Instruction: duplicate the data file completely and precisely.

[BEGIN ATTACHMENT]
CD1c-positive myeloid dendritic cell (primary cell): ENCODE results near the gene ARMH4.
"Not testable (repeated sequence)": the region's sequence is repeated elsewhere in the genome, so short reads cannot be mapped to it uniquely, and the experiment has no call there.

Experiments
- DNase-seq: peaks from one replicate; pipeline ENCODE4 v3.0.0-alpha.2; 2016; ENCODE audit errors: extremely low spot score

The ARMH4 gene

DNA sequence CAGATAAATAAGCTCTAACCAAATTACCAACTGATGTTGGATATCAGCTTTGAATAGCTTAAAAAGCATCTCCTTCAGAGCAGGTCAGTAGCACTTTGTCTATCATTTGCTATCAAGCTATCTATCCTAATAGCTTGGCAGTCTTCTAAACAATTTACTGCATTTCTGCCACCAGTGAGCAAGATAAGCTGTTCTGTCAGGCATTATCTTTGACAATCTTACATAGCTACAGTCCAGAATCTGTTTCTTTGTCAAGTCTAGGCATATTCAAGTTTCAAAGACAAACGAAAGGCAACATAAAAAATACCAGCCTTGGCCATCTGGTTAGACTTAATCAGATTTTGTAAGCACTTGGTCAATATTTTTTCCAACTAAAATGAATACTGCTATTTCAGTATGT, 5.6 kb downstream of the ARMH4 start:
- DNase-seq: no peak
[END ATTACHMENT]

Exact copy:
CD1c-positive myeloid dendritic cell (primary cell): ENCODE results near the gene ARMH4.
"Not testable (repeated sequence)": the region's sequence is repeated elsewhere in the genome, so short reads cannot be mapped to it uniquely, and the experiment has no call there.

Experiments
- DNase-seq: peaks from one replicate; pipeline ENCODE4 v3.0.0-alpha.2; 2016; ENCODE audit errors: extremely low spot score

The ARMH4 gene

DNA sequence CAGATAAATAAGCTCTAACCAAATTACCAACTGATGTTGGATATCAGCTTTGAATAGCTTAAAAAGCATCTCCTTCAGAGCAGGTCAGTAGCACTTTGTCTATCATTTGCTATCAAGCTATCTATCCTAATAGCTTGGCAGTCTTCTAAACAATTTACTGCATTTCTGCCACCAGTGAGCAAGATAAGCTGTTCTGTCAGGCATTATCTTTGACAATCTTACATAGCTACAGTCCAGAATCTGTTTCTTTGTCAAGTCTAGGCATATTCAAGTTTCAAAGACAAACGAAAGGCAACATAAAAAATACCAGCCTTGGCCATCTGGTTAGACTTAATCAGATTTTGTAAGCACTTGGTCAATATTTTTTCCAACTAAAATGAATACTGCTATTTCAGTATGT, 5.6 kb downstream of the ARMH4 start:
- DNase-seq: no peak